Research Areas > Marine Debris > Plastic at Different Depths
Project: Plastic at Different Depths
Background and Objective
Most studies of marine debris have focused on large, visible material found on beaches, while only a few have described abundances of small material in the water column. Studies of neustonic debris have generally been limited to sampling of surface waters. While some birds feed on plankton near the surface and could potentially consume surface debris, most filter feeding activity occurs below the surface. Because positively buoyant plastics make up a high percentage of neustonic debris, studies limited to collection in surface waters may overestimate the prevalence of debris deeper in the water column.
This study extended previous work by SCCWRP comparing the density of neustonic debris and zooplankton at several depths along the California coast. It also addressed how the distribution of plastics in the water column changes following a storm event, when higher wind conditions and urban runoff may enhance vertical mixing.
This project was completed in 2004.
Sampling was conducted at two Santa Monica Bay sites offshore of Ballona Creek, which drains downtown Los Angeles. The first site was located approximately 0.8 km offshore and the second about 4.5 km offshore. Sampling took place on March 21, 2001 following six weeks without rain, and again on March 25, 2001, following a 20 mm rain event. The sampling site closest to shore was about 15 m deep and was sampled both near the surface and at 5 m depth. The second site was about 30 m deep, and sampled at three depths: surface, 5 m, and near the bottom.
Sampling at sea
Surface samples were collected using a manta trawl net. Mid-depth samples were collected using paired Bongo nets, and bottom samples were collected using an epibenthic sled. The net on the epibenthic sample was located 20 cm from the bottom. Visual inspection by scuba divers confirmed that no sediment stirred from the bottom and entering the net. Trawls were performed parallel to the shore for 10 minutes, with trawl speeds varying from 1.0-2.3 m/s, resulting in a trawl distance of 0.5-1.0 km.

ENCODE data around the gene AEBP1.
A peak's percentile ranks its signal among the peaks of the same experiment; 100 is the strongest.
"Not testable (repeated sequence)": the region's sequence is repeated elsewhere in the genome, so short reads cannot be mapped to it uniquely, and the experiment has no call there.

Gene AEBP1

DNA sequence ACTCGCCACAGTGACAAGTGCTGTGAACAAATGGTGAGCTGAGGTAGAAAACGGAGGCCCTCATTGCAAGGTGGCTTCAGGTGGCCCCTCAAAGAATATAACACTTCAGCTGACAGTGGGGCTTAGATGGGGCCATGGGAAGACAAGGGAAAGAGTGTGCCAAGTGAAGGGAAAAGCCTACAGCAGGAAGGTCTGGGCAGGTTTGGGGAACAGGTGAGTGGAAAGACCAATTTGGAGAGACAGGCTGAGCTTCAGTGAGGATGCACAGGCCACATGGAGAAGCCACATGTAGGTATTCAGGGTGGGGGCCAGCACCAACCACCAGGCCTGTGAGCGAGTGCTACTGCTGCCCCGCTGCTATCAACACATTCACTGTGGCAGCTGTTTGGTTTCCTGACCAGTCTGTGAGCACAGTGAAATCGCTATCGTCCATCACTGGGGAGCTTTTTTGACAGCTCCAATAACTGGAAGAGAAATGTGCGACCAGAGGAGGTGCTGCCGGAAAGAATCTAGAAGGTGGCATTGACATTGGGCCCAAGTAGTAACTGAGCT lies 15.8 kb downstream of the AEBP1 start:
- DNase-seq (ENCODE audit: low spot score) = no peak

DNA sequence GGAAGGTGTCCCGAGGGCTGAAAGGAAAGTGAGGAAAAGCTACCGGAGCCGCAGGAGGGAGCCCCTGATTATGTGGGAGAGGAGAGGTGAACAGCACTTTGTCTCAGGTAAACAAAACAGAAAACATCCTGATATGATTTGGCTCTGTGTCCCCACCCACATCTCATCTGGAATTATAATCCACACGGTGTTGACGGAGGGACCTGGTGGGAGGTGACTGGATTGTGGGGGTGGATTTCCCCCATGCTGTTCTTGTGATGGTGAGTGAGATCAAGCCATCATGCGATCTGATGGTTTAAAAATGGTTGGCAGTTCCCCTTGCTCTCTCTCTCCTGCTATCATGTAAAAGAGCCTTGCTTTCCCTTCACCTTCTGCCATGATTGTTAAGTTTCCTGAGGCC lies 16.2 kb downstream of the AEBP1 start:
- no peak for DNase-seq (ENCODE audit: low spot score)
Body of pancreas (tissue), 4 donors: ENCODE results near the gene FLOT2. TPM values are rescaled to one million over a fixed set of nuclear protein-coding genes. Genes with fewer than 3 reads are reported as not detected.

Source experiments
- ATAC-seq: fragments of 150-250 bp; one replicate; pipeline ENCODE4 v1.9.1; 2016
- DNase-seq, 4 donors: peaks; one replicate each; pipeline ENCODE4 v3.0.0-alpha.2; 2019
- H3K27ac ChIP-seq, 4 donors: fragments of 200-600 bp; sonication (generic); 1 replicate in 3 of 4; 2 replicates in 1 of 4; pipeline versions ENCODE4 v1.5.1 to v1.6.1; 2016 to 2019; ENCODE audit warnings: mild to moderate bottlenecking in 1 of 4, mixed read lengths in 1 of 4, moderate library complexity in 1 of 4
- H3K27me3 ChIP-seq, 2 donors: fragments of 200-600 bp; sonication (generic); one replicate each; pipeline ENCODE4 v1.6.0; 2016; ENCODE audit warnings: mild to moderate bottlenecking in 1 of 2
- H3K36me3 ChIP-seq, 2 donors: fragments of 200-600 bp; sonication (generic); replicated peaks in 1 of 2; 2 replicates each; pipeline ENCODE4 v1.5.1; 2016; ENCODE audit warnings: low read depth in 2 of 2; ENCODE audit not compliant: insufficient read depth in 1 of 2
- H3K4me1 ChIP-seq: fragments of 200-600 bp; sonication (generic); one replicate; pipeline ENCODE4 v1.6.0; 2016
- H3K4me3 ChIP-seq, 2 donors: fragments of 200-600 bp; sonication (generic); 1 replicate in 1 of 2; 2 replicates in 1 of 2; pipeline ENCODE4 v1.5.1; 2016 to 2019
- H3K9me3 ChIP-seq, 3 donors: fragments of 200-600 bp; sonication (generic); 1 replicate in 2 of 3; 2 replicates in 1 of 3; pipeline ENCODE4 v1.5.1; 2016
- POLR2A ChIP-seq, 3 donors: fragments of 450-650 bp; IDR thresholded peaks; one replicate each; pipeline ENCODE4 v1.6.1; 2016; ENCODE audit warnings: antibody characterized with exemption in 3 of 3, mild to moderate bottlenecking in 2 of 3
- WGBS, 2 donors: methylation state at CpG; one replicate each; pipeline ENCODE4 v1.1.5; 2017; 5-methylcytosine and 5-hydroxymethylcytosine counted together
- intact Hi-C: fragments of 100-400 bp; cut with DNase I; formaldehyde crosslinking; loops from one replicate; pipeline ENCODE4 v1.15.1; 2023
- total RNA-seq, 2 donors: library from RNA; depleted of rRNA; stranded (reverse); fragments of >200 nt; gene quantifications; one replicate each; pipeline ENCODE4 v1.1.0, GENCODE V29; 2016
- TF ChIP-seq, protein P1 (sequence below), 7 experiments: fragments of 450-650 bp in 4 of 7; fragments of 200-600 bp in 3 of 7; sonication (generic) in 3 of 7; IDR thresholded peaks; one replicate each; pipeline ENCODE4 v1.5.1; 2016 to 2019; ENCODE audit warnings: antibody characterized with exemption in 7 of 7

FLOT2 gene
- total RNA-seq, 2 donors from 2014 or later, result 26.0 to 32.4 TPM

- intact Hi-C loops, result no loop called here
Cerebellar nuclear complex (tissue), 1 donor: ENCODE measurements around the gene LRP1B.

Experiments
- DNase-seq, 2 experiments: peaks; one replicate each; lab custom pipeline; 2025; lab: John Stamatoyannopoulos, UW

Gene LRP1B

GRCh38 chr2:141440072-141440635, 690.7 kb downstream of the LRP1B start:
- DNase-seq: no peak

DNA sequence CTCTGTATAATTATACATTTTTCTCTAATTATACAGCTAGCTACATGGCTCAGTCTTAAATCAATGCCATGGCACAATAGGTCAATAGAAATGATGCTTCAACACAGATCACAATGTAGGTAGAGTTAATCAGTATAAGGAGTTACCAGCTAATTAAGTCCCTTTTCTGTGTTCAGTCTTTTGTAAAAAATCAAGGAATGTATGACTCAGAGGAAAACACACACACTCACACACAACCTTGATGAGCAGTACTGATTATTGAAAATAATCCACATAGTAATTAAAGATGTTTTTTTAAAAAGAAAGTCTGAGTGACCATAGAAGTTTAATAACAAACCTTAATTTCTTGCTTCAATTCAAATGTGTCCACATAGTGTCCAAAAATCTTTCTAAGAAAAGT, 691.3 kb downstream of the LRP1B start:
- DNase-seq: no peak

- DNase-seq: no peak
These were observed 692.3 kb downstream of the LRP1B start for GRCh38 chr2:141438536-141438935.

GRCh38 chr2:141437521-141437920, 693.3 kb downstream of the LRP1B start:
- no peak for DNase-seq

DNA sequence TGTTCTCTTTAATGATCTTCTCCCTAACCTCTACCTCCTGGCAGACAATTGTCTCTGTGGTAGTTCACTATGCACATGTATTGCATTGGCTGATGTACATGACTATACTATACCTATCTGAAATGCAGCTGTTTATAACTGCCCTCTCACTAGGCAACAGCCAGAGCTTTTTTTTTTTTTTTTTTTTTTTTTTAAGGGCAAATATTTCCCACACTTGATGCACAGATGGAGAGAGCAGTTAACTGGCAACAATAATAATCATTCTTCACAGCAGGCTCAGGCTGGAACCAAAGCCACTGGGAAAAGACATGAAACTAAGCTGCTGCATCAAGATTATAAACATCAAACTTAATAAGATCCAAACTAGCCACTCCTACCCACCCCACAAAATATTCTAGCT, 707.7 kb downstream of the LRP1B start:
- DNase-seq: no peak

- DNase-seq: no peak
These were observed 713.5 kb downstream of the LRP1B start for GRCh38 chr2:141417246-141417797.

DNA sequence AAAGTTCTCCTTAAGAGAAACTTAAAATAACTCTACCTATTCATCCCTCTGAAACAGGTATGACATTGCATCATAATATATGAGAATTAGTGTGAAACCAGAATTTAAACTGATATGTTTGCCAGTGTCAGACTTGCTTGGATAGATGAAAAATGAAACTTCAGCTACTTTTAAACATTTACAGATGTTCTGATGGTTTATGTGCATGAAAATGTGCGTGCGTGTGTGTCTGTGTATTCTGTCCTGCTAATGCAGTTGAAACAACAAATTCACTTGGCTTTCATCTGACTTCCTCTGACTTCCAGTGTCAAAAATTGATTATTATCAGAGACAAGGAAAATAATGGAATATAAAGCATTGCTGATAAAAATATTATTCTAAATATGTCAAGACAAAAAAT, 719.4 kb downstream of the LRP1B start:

All samples were fixed in 5% formalin in the field, and later soaked in fresh water and transferred to 70% isopropyl alcohol. In the laboratory, samples were placed in fresh water and floating plastic was removed. A dissecting microscope was then used to remove remaining debris and plankton. Debris was sorted by category (plastics, tar, rust, paint chips, carbon fragments, and feathers) and plastics were further categorized (fragments, styrofoam, pellets, polypropylene/monofilament line, thin plastic films, and resin). Each category was sorted by size using Tyler sieves and then counted. Plastics, plankton and plant material were lastly oven dried and weighed.
The plastic to plankton ratio observed near the surface was similar to that found in previous studies. Offshore, there was more debris found near the surface than mid-water, but more on the bottom than on the surface.
Amount of plastic (pieces/m3) found before and after a storm at different depths
It is commonly perceived that plastics are positively buoyant, but only 46% of manufactured plastics actually are. Many buoyant items are products such as Styrofoam, in which air is injected. Even those plastics that are lighter than water at the time of manufacture can become negatively buoyant as they are fouled by biota or accumulate debris. Sand was found embedded in many items, such as plastic bags, that might otherwise float. However, the amount of turbulence necessary for resuspension of debris into midwater appeared to be small, consistent with the fact that the density of most plastics differs from seawater only by a small amount.
While storm-related mixing occurred in shelf waters, the influence of resuspension in deeper waters was less clear. The distance from bottom to the middle of the water column is larger in deeper waters, meaning that more turbulent energy is required to resuspend bottom material into the middle of the water column. In addition, the influence of wind on mixing decreases with depth. Still, our study suggests that there is sufficient routine turbulence to produce a risk of biological effects from plastics consumption below the surface. To fully assess the risk of debris in the water column, studies on contaminant adsorbtion to debris and feeding behavior related to plastics must be conducted.
This project was conducted in collaboration with researchers from Algalita Marine Research Institute.
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